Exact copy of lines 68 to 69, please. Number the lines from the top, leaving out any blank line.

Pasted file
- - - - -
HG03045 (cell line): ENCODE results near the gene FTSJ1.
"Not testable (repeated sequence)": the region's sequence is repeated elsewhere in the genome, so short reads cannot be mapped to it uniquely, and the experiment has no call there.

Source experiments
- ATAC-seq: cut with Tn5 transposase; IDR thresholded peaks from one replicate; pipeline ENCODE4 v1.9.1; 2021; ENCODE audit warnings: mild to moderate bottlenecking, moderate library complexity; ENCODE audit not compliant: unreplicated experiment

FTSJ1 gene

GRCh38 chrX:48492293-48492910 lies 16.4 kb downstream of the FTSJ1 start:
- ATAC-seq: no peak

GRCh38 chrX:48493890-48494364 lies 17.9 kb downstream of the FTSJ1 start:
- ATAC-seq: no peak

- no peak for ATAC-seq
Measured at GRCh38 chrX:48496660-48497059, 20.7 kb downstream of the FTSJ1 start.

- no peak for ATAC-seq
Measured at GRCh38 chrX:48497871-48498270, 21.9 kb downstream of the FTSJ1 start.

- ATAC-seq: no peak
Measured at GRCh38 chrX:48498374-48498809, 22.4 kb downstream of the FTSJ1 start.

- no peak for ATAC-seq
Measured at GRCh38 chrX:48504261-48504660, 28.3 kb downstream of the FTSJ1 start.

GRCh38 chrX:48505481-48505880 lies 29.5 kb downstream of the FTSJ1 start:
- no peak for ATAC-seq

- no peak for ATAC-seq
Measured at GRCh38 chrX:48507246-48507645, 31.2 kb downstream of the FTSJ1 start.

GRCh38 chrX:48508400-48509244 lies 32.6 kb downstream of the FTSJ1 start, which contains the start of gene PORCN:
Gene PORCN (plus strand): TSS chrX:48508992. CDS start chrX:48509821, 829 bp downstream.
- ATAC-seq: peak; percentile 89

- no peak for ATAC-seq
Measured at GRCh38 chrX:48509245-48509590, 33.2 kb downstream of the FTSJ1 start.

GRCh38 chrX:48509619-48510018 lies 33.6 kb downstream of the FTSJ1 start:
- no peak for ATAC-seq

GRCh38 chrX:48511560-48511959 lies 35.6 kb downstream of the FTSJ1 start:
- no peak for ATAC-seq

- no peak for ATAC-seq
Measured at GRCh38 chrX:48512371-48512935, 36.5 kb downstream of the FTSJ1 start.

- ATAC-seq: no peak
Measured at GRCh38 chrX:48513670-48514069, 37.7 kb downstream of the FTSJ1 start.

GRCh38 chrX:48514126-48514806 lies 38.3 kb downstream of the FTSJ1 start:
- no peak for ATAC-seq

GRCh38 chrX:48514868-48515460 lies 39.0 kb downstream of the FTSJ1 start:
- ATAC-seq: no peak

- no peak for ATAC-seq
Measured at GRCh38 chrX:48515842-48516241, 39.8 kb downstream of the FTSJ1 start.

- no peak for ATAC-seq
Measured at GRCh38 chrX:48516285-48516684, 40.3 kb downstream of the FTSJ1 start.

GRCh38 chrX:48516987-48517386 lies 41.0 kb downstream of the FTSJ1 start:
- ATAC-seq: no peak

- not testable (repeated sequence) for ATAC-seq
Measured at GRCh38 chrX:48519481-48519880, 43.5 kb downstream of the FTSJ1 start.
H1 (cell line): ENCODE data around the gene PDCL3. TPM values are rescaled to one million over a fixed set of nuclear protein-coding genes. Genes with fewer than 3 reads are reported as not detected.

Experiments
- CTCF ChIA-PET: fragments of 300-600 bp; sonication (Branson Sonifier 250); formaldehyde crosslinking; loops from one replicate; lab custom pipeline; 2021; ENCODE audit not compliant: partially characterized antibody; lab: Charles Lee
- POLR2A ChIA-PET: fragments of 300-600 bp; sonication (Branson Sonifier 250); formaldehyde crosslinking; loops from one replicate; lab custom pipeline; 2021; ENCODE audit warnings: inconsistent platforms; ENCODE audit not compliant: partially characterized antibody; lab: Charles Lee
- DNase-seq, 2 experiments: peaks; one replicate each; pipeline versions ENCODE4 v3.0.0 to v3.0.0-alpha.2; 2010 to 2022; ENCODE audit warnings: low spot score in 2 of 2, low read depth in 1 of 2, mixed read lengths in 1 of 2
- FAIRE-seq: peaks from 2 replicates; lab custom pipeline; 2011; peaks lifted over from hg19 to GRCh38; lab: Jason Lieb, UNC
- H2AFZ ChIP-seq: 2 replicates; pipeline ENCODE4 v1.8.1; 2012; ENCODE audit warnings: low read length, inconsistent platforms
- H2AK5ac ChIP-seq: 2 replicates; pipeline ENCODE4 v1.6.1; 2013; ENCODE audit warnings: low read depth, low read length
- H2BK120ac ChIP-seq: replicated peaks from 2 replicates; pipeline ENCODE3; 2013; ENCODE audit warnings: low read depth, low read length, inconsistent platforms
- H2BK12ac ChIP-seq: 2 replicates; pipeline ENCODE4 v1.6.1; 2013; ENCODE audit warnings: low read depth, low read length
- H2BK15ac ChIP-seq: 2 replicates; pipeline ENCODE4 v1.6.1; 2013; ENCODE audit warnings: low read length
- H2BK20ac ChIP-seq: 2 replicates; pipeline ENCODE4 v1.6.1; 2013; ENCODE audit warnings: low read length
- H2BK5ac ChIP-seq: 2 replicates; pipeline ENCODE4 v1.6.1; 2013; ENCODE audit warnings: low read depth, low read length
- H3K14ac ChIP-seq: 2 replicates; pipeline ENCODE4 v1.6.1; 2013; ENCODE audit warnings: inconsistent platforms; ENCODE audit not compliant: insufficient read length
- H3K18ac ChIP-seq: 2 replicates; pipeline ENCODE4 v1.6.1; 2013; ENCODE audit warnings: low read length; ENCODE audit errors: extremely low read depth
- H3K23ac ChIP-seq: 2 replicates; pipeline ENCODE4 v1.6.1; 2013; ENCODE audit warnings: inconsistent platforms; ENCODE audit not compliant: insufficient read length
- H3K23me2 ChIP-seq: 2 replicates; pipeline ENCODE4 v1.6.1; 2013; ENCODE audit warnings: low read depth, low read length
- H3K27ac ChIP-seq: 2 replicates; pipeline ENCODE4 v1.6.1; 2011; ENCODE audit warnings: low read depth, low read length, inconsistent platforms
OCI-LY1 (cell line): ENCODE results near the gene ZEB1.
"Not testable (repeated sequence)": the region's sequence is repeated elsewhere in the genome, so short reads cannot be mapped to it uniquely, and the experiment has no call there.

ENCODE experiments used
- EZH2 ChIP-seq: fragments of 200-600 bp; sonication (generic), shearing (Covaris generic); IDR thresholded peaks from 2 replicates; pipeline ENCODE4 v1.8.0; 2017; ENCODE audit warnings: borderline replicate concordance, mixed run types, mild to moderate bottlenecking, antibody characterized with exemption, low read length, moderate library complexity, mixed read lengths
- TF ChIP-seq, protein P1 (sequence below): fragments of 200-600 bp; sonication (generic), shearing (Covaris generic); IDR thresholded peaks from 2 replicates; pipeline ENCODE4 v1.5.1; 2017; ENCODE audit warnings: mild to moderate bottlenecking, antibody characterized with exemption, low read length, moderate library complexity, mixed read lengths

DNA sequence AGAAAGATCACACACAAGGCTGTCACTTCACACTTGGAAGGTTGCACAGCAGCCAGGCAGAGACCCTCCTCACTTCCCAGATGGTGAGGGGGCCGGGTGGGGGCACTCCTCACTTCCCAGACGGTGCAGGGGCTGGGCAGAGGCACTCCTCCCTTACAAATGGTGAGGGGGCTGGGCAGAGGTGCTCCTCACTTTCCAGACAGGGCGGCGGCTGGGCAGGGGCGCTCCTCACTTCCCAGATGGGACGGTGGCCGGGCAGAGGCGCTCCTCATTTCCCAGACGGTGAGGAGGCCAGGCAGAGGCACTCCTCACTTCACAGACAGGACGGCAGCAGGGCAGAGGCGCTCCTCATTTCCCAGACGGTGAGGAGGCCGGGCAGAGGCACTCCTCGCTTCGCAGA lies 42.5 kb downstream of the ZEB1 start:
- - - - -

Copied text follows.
- EZH2 ChIP-seq: fragments of 200-600 bp; sonication (generic), shearing (Covaris generic); IDR thresholded peaks from 2 replicates; pipeline ENCODE4 v1.8.0; 2017; ENCODE audit warnings: borderline replicate concordance, mixed run types, mild to moderate bottlenecking, antibody characterized with exemption, low read length, moderate library complexity, mixed read lengths
- TF ChIP-seq, protein P1 (sequence below): fragments of 200-600 bp; sonication (generic), shearing (Covaris generic); IDR thresholded peaks from 2 replicates; pipeline ENCODE4 v1.5.1; 2017; ENCODE audit warnings: mild to moderate bottlenecking, antibody characterized with exemption, low read length, moderate library complexity, mixed read lengths